The French Post-Impressionist Georges-Pierre Seurat (1859-91) developed a system known as pointillism (also divisionism) whereby colour of different hue are placed side by side in line or dots. The principal idea is that when viewed at a distance, the colours are mixed "in the eye" i.e. optically, which also works best if the painting is viewed from a specific location for the best effect; to help see colours at their most intense the Art Institute of Chicago has placed a bench, approximately six feet away for optimal viewing: further away and the colours dissolve into neutrals.
The photographic image of Seurat's Un Dimanche après-midi à l´Île de la Grande Jatte A Sunday Afternoon on the Island of La Grande Jatte has been decomposed to show changes in hue. To alter the hue of the image is to colourise it. In a colour circle, white and black are starting and arrival points and are superimposed. They represent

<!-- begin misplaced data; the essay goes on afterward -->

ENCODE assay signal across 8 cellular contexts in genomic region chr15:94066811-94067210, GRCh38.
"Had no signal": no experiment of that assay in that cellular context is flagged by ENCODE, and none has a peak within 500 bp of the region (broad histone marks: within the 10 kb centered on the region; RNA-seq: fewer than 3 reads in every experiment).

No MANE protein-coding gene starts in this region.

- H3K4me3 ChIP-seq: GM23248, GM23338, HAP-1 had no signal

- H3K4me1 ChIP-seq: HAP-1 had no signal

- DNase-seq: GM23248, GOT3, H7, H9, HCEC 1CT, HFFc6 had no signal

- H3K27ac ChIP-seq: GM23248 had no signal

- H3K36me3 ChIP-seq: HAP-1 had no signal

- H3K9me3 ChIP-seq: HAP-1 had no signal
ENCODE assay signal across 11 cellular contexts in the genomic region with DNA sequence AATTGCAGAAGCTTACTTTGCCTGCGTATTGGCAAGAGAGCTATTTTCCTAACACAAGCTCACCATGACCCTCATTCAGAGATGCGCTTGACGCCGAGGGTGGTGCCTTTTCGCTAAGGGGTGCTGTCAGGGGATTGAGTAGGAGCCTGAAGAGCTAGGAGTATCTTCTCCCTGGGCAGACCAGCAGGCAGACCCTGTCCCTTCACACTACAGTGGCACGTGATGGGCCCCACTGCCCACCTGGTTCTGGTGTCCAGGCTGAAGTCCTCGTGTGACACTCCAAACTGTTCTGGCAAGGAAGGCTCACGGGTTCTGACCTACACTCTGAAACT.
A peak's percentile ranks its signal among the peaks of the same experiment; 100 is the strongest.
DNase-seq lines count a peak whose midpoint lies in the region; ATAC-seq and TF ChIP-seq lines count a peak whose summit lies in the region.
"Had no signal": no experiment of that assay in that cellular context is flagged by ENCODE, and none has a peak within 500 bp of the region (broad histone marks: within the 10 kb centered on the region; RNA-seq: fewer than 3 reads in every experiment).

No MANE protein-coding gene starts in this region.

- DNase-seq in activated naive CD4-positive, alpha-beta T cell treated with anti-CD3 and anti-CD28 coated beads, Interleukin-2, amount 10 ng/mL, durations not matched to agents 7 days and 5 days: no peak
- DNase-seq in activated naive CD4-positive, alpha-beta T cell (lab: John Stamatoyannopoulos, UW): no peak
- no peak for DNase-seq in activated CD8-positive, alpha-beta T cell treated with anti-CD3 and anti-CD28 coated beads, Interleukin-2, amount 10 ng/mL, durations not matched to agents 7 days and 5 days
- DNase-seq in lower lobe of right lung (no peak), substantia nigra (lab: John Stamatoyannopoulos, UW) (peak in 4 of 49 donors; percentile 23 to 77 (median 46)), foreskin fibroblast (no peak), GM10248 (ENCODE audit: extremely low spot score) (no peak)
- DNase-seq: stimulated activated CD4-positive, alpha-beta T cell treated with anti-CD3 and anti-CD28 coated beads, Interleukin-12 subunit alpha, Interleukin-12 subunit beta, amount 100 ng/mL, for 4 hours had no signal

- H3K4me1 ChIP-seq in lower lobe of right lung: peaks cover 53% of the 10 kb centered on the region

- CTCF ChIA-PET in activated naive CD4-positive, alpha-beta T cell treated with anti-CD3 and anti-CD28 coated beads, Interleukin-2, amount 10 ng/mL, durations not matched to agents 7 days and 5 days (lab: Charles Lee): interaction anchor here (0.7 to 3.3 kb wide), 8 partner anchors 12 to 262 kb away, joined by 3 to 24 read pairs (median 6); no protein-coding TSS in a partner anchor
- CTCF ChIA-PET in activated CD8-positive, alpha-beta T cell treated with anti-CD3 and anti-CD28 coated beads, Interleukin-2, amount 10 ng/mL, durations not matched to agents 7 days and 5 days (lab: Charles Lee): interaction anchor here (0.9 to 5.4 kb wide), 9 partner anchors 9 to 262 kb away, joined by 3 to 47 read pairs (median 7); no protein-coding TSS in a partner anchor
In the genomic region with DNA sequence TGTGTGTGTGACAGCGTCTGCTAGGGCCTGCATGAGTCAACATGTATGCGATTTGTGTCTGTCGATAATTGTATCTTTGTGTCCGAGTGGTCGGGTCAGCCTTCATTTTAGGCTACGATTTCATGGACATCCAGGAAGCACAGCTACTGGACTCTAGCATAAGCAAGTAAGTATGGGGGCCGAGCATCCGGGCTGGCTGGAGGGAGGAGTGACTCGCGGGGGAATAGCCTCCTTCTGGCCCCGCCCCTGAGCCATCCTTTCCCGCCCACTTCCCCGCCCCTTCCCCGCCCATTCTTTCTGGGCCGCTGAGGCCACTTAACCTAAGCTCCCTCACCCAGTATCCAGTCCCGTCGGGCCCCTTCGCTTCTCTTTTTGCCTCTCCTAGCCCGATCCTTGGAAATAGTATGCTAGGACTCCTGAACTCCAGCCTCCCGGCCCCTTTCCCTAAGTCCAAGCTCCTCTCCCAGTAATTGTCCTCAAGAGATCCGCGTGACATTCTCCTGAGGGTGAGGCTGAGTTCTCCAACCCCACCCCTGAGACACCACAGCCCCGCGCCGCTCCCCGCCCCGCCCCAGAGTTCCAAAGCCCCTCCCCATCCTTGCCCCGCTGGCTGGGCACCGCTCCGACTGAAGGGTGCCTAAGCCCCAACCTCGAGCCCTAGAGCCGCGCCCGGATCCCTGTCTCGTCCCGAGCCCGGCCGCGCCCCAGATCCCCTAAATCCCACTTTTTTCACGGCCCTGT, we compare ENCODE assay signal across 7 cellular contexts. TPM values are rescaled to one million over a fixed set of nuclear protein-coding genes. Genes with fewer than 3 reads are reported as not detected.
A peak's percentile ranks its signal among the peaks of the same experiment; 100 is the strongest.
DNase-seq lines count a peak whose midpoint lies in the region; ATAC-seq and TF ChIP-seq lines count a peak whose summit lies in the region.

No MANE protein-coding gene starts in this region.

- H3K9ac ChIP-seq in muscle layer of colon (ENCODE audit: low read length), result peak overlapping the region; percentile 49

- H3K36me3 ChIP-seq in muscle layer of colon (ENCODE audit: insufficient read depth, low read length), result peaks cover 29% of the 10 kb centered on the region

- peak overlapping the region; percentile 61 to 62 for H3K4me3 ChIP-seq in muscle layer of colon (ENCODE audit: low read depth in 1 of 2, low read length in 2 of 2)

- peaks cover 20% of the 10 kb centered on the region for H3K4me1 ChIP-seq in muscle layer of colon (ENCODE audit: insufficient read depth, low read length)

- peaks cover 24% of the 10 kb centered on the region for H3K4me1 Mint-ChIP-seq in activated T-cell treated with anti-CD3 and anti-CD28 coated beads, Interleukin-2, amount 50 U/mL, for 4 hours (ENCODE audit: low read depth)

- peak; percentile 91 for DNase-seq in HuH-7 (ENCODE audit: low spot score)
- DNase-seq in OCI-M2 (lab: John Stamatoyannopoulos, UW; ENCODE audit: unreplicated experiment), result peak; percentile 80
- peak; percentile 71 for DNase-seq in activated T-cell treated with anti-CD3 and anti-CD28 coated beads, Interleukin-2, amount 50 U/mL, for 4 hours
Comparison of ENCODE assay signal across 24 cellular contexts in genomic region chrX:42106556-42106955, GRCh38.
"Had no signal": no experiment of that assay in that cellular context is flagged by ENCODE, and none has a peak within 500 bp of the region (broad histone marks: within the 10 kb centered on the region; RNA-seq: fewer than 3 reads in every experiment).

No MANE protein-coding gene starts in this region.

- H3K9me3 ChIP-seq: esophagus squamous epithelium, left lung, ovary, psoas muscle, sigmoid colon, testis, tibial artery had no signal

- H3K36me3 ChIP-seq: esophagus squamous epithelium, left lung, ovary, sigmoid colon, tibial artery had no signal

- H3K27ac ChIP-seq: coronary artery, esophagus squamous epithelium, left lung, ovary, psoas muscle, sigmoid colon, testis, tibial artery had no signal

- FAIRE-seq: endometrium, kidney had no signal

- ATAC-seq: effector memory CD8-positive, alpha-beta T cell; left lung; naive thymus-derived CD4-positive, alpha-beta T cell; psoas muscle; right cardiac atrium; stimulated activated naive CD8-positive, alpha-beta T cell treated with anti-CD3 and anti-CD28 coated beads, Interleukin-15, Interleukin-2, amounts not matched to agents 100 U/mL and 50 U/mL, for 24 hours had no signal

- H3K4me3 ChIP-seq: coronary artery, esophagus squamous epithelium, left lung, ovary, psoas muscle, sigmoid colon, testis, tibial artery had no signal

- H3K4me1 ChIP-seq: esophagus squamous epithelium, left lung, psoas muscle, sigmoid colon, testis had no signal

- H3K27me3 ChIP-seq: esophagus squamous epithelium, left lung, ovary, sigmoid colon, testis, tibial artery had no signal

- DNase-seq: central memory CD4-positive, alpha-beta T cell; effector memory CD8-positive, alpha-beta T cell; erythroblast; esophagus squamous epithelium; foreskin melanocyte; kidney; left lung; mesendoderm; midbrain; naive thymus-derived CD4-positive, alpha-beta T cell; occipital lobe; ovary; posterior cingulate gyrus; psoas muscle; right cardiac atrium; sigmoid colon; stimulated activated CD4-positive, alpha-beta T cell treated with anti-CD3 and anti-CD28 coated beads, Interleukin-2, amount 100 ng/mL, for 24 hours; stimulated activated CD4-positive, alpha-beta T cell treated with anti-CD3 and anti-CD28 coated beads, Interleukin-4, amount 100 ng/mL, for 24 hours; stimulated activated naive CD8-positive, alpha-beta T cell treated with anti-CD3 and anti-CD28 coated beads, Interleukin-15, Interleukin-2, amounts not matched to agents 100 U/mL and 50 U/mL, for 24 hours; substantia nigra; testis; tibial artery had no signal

- Red colour at the top of the circle.
- Grey intermediate levels correspond to intermediate hues on the colour circle.
- dark grey to orange.
- mid grey to green.
- light grey to magenta.
Specifically it is the difference in hue which is emphasised. The diagonal of the shore line is strongly differentiated by use of colour (change in hue). The diagonal line leads the viewer into the scene - Parisians enjoying an afternoon in a local park and then on through to infinity. Other details can be seen in his use of change in colour. Seurat has arranged the figures, and repeated similar groups of figures along the horizontal. Seurat's foreground figures and trees provide a vertical frame.
Light and Colour in Advertising and Merchandising
M. Luckiesh in "Light and Colour in Advertising and Merchandising" (1923) defines a pure colour as:
"a colour approaching the purity of spectral colours, that is the colours of the spectrum. For the sake of simplicity pure colours may be termed hues. The nearest approach to pure colours is obtained by some pigments and dyes. In fact many of the concentrated dyes may be considered dyes for most purposes."